Read more about Sail Training on board Tenacity of Bolton at http://www.tenacityofbolton.org/

Nice trip up the Irish coast

Following a full English breakfast on the deck in the sunshine we set of from Arklow in Southern Ireland, after a short shop for a top up on a few things and a sugar rush we set of to Dun Laoghaire (Dublin). Practising man over board but no males would volunteer so Mr. Morris (The fender) had to face it! After being amused by fisher men fishing we decide to have a go our self but didn’t succeed, once we got along side in the harbour we spruced the place up taking roles on cleaning jobs, Paul did a great effort of hovering the whole boat only for Kath to spill the sugar & cheese the next day. D.j borrowed a net of a boat next door and was amused for hours catching fish and shrimps (Kept him quite EVENTUALLY!). Steve then decided to treat us with a Chinese yum!, we walked to the Chinese and had quite a good view of Dun Laoghaire and took many pictures for memory on our phones cause silly Steve forgot the camera but most importantly remembered the money for food! Following our tea we retired to bed with full tummy’s, having to deprive poor D.j of his fishing net he returned it to the neighbour and went to bed.




Read more about Sail Training on board Tenacity of Bolton at http://www.tenacityofbolton.org/

Long day to Ireland




After a few hours at Anchor we were rudely awoken at 5.30 to be on our way for 6 for the trip across to Ireland. We split in to two watches and we both took turns for 2 hours at a time for looking out for anything and making sure we are on the right track and sorting the sails out. When we left Milford Haven we was surrounded by and had to navigate through thick fog, after the fog had burnt away we were greeted by a pod of dolphins to join our 15 hour journey.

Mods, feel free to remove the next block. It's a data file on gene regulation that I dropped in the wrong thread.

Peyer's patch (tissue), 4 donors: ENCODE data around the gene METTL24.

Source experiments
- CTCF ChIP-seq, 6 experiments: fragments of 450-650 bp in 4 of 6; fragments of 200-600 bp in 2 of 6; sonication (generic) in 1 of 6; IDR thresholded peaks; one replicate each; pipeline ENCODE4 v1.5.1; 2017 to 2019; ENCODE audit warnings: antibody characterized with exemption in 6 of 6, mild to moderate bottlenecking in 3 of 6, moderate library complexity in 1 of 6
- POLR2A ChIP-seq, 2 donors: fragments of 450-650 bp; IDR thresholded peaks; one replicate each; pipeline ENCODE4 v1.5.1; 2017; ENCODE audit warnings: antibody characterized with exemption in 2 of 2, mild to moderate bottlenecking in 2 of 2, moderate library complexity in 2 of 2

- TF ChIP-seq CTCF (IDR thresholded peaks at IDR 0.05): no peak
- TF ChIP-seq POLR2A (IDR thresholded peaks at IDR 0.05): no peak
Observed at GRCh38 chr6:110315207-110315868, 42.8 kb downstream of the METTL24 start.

The sun came out and we were trying to catch some of it while chilling eating bacon barms later that day when everybody were hungry the secret chefs (DJ & Paul ) came to our rescue with a nice curry to fill everybody up.
After what seemed like a long day we finally arrived at our intended target. After seen our toilets and showers at the marina we settled down with a hot drink when a local fisherman came round to offer us some fresh fish we have organized a delivery for the morning if he can catch us in time
And hi to Amanda if you are stalking us still. Sorry for the delay technical issues with the internet!
Read more about Sail Training on board Tenacity of Bolton at http://www.tenacityofbolton.org/

Sunday, 21 August 2011

Bolton Lads and Girls

We arrived about five after a long and awful minibus journey from Bolton (Mc D’s was good!) Tenacity new crew are a mixed bunch from Bolton Lads and Girls Club. After an action packed evening (and night and early morning) we decided to practice skills and drills in and around Milford Haven with a view to a dawn start on Monday.